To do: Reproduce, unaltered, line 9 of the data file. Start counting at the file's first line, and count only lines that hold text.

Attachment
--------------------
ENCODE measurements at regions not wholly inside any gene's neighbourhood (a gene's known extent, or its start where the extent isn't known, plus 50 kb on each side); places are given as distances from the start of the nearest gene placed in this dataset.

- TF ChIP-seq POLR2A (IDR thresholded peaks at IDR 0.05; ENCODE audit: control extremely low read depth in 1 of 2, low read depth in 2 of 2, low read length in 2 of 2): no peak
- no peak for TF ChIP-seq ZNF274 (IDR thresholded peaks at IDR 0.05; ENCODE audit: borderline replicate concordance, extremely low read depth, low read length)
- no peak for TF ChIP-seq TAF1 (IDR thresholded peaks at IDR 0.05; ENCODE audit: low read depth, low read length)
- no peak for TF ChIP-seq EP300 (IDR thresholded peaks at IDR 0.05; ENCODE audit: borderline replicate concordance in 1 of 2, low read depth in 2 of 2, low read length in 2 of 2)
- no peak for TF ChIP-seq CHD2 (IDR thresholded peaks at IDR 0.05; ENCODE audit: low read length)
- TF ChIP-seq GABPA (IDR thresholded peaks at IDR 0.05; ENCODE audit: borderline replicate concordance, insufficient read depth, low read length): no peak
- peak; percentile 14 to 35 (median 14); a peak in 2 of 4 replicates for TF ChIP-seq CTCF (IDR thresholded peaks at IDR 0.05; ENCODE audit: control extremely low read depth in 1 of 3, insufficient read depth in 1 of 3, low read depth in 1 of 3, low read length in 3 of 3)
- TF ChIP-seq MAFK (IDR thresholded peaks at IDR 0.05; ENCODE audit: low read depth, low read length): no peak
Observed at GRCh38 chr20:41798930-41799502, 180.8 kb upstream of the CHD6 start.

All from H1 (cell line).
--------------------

- TF ChIP-seq MAFK (IDR thresholded peaks at IDR 0.05; ENCODE audit: low read depth, low read length): no peak